Layers of History in Waterford City

Waterford City is the oldest city in Ireland and there are times when I love to just soak back into the past when I go in there from my home in Tramore ~ just 8 miles away.

This morning was one of those occasions and I strolled around with echoes from hundreds of years ago sounding everywhere.


This plaque is on the wall of Jordan’s Bar on the Quay.

Jordan's Bar, The Quay, Waterford
Jordan’s Bar, The Quay, Waterford

Jordan’s itself is over 300 years old and has been in the hands of the Jordan family now for 70 years. It served as a boarding house, The Parade Hotel, as well as a bar for many years.

Andy Jordan
Andy Jordan

Andy Jordan is a man with a passion for history and the interior of the bar has wonderful worn wood that goes back into the mists of time.

Jordan’s is known as an American Bar and this is not because it is trying to emulate any US establishment. Rather, it is because it was once a place where people could buy tickets for the boat to America. They would first get a boat from Waterford to Southhampton in England and from there board a ship to America. For most, this was a one way journey.

Lots of things in Jordan’s caught my eye including this print of Waterford in the days before cars:


Andy Jordan pointed out two very interesting aspects relating to this print. It is derived from the well-known A.H. Poole Collection of Photography which operated from Waterford between 1884 and 1954. The building in the foreground is Reginald’s Tower (built in 1003) and the A.H. Poole business operated out of the building next to that. The bridge at the end of the Quay was a wooden bridge, known as Timbertoes, and, according to Andy Jordan, it is said that the pieces of wood from the bridge were used in a number of different premises around the City when it was dismantled in 1910, having spanned the River Suir since 1794.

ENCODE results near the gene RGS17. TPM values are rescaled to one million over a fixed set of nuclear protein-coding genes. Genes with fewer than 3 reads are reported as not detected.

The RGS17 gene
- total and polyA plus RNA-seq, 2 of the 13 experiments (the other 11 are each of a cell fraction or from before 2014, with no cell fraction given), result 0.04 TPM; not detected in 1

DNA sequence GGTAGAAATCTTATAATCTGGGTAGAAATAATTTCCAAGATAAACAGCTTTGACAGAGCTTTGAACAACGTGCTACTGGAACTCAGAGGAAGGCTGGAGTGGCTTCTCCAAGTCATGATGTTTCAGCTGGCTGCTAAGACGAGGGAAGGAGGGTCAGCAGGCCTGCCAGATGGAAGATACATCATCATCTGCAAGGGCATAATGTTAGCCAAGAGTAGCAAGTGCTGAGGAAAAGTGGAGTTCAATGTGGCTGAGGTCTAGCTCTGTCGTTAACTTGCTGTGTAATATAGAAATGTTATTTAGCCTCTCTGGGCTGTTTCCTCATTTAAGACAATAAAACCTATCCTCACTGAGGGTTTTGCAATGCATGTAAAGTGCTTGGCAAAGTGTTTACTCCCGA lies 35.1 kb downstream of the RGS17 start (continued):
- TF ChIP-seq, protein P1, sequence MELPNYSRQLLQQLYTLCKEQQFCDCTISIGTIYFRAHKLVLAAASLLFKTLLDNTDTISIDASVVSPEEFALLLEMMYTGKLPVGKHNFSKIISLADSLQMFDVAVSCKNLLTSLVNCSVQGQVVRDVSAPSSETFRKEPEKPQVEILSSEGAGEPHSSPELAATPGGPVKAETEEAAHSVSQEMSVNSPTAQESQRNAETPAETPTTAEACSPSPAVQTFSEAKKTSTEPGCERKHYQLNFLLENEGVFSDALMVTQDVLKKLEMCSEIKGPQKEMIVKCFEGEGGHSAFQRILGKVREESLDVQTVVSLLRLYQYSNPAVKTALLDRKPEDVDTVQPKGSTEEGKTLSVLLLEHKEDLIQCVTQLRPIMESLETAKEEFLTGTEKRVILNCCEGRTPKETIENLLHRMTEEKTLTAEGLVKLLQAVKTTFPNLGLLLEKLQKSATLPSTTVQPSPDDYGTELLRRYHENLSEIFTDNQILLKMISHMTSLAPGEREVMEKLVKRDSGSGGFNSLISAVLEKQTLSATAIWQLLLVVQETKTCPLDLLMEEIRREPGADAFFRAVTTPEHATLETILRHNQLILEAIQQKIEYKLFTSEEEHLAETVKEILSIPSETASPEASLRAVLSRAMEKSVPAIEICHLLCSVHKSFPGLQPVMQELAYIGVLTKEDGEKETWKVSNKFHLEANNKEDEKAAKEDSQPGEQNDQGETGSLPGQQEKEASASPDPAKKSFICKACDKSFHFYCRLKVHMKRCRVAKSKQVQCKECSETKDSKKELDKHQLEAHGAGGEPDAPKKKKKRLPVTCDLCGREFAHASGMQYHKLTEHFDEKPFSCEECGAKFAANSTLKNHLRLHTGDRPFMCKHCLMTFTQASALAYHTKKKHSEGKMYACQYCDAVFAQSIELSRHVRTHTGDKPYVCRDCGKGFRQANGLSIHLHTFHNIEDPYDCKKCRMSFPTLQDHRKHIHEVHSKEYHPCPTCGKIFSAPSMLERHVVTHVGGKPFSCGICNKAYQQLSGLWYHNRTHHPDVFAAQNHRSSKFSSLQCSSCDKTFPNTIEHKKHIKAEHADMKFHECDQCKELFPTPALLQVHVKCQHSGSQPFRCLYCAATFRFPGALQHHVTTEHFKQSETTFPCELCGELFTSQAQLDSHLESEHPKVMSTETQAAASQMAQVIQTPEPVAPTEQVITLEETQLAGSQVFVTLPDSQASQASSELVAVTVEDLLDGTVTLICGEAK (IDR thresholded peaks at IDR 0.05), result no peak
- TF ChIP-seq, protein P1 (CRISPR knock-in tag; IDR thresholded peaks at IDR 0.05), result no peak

Waterford City was buzzing with both locals and tourists today and there was also an air of excitement about the fact that the Waterford Hurling team were taking on the might of Co. Kilkenny (which begins for us just across the River Suir) in the Semi-Final of the All-Ireland Hurling Championship.

The game, which was a heart-stopping affair, ended in a draw so we’re drawing breath again until next Saturday evening!

Jordan's Window of Time on Waterford!
Jordan’s Window of Time on Waterford!




Flying High in Co.Waterford

I don’t expect this post to mean much to many people ~ unless, of course, they are Waterford (Deise) people with a passion for hurling.

Hurling is a Gaelic game that’s arguably the fastest, most skilful game in the whole wide world. It’s played with a hurl made from ash and a small leather ball called a sliotar. There’s fifteen on each team and the games last for 70 minutes and are not for the faint-hearted either on or off the pitch.

The highlight of the hurling year is the All-Ireland Championship which is in full swing at the moment. Today, we had two quarter-finals: Waterford v Wexford and Galway v Clare.

Waterford were victorious and will take on the might of Co. Kilkenny in two weeks time. Kilkenny are recognised as the kings of hurling in Ireland but we live in hope that we will find a way to weave ourselves passed them and head into the All-Ireland Final and beyond.

After the match this afternoon, there was a lightness about the Co. Waterford that greeted me. Waterford colours are blue and white and these were the colours that were emblazoned everywhere I looked.

Through the Ancient Window
At Stradbally GAA Club
Deise Dance


Yes, I AM a proud Waterford woman and am beaming here as I write this!